Industry experts are warning of a looming IT skills shortage in the near future if measures are not taken to attract graduates, women, and workers from non-IT backgrounds, to retain mature age workers, and to provide for more flexible working conditions.
Speaking at a roundtable event in Sydney yesterday representatives from NICTA, Hudson, Microsoft and CompTIA were united in backing changes the industry must make in their attitudes to recruiting IT staff.
Chris Mead, General Manager, Hudson, New South Wales, warned the Australian IT industry was ill-equipped to handle an aging population where he stated will see more people will leaving the workforce than entering it by 2008.
-If industries that are looking to base their future solely on generation Y, or the generation after that, then we need to reconsider ... because it simply won't work."
-There aren't enough incentives for people to have more children than they're having now, and the [current] level of skilled and even semi-skilled immigration that Australia has won't be enough to fix this problem", Mead added.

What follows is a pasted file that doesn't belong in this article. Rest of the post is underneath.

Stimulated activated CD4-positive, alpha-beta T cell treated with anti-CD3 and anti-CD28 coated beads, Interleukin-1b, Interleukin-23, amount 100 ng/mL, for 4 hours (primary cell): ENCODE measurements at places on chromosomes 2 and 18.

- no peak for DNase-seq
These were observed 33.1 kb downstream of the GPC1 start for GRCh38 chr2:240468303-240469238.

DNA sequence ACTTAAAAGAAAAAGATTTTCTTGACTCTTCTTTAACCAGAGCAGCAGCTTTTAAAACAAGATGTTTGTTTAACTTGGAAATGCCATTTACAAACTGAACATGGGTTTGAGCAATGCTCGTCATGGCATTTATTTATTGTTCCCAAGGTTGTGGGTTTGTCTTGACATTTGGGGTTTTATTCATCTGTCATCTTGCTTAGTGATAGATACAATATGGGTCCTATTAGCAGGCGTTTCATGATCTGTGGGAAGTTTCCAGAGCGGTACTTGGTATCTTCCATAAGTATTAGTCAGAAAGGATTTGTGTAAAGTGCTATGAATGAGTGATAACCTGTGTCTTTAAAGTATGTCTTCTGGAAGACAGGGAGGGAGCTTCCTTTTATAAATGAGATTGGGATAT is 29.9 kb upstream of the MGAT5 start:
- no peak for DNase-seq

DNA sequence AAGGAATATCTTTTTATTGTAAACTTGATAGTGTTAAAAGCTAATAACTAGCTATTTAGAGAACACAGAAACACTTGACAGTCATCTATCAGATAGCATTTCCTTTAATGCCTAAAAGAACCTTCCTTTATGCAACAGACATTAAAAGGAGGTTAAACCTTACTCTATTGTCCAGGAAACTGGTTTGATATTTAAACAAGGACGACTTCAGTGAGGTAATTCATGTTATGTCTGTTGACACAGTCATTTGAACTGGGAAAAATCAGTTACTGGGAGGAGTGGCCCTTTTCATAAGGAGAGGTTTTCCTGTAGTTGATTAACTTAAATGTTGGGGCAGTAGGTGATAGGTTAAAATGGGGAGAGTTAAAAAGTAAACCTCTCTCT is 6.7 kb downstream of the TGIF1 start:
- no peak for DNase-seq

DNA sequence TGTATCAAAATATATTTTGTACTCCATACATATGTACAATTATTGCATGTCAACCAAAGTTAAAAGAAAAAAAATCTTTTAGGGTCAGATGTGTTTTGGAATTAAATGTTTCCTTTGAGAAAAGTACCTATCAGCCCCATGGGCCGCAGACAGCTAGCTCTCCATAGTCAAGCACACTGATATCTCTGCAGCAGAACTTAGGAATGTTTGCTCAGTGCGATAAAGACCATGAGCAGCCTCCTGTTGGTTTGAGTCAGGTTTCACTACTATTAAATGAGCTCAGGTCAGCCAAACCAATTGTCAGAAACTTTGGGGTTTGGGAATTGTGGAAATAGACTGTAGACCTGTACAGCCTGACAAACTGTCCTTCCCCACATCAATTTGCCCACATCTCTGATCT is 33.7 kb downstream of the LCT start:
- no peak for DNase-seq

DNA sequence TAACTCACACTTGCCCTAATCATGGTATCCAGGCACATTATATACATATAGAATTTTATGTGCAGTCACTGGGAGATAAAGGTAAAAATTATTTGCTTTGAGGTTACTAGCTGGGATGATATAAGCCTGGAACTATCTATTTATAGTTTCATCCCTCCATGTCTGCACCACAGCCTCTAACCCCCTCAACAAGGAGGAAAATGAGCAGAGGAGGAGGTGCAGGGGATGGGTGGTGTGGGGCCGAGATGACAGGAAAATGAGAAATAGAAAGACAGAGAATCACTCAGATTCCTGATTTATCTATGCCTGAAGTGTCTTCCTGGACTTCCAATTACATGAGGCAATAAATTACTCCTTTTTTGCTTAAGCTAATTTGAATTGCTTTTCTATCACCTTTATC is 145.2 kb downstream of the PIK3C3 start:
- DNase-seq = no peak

To add to the industries woes, graduate numbers are continuing to drop dramatically. According to David Skellern, CEO of National ICT Australia numbers in IT courses in Australia have -seen a decline 3 to 1".
-New South Wales University, which is one of our partner universities, had over 500 students come in in its intake in IT in 2000. It's down to 160 this year. These numbers are dramatic." Skellern said.
While many of the panellists agreed with Mead's analysis that the industry will require a skills boost in graduates, women, and mature age workers, and will need to offer more flexible working conditions, a specific plan to tackle the problem is still elusive.
The Federal Government has acknowledged the current vulnerabilities in the local IT industry and has launched a joint government, industry and education initiative called the ICT Skills Foresighting Working Group. The Group is expected to provide report on how to improve the ICT skills available in Australia to Senator Helen Coonan by the end of the year.
Regional director of CompTIA, Dankia Bakalich, said the newly formed CompTIA Pro organisation will look to change perceptions in the industry by creating a community of professional IT workers. Bakalich also stated that the newly formed CompTIA Pro programme will work to retain IT works by helping members keep up to date with their skills and offering plans for career advancement.
CompTIA hopes to attract 10,000 members in three years, which will rival the membership of the Australian Computer Society, which has traditionally been the chief body for ICT skills accreditation in Australia.